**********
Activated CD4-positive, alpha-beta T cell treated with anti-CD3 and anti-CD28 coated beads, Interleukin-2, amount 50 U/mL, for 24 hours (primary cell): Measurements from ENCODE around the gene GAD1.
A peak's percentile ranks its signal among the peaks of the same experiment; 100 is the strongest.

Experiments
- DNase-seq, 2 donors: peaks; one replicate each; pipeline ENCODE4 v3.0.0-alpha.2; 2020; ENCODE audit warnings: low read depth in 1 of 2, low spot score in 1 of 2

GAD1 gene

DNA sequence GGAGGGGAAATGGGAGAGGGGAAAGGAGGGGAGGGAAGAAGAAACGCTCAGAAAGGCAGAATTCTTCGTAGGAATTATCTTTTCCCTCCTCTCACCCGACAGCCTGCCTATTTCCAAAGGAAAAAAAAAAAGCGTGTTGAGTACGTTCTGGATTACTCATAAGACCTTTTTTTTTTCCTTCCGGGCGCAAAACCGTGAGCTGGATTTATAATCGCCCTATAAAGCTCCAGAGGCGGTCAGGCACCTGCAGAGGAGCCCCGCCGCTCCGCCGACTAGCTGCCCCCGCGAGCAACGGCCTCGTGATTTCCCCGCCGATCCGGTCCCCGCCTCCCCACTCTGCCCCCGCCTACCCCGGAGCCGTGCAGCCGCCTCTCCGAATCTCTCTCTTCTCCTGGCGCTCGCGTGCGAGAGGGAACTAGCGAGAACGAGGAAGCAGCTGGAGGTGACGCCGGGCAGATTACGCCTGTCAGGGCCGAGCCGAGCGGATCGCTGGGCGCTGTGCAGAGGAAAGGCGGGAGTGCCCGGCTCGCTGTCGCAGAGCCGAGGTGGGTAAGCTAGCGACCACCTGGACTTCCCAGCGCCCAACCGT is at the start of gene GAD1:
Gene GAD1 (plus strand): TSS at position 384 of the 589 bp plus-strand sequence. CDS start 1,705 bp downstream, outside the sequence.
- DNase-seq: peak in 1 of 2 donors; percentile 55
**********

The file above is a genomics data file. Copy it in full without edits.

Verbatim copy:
Activated CD4-positive, alpha-beta T cell treated with anti-CD3 and anti-CD28 coated beads, Interleukin-2, amount 50 U/mL, for 24 hours (primary cell): Measurements from ENCODE around the gene GAD1.
A peak's percentile ranks its signal among the peaks of the same experiment; 100 is the strongest.

Experiments
- DNase-seq, 2 donors: peaks; one replicate each; pipeline ENCODE4 v3.0.0-alpha.2; 2020; ENCODE audit warnings: low read depth in 1 of 2, low spot score in 1 of 2

GAD1 gene

DNA sequence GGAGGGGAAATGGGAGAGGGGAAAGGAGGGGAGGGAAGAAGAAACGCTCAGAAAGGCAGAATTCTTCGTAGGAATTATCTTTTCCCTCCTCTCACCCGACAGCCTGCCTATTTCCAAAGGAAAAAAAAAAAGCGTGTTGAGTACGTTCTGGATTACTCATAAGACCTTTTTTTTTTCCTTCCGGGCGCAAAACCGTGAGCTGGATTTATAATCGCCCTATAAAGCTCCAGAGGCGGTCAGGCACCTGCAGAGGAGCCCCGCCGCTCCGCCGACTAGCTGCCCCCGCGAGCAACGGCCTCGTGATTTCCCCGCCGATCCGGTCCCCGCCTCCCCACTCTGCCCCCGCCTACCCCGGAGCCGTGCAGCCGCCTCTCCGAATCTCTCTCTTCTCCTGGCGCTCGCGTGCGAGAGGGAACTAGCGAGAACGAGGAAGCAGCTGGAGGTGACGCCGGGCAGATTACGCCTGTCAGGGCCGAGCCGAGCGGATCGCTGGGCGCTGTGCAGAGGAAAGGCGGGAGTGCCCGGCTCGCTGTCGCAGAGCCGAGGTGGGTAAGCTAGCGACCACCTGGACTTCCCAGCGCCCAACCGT is at the start of gene GAD1:
Gene GAD1 (plus strand): TSS at position 384 of the 589 bp plus-strand sequence. CDS start 1,705 bp downstream, outside the sequence.
- DNase-seq: peak in 1 of 2 donors; percentile 55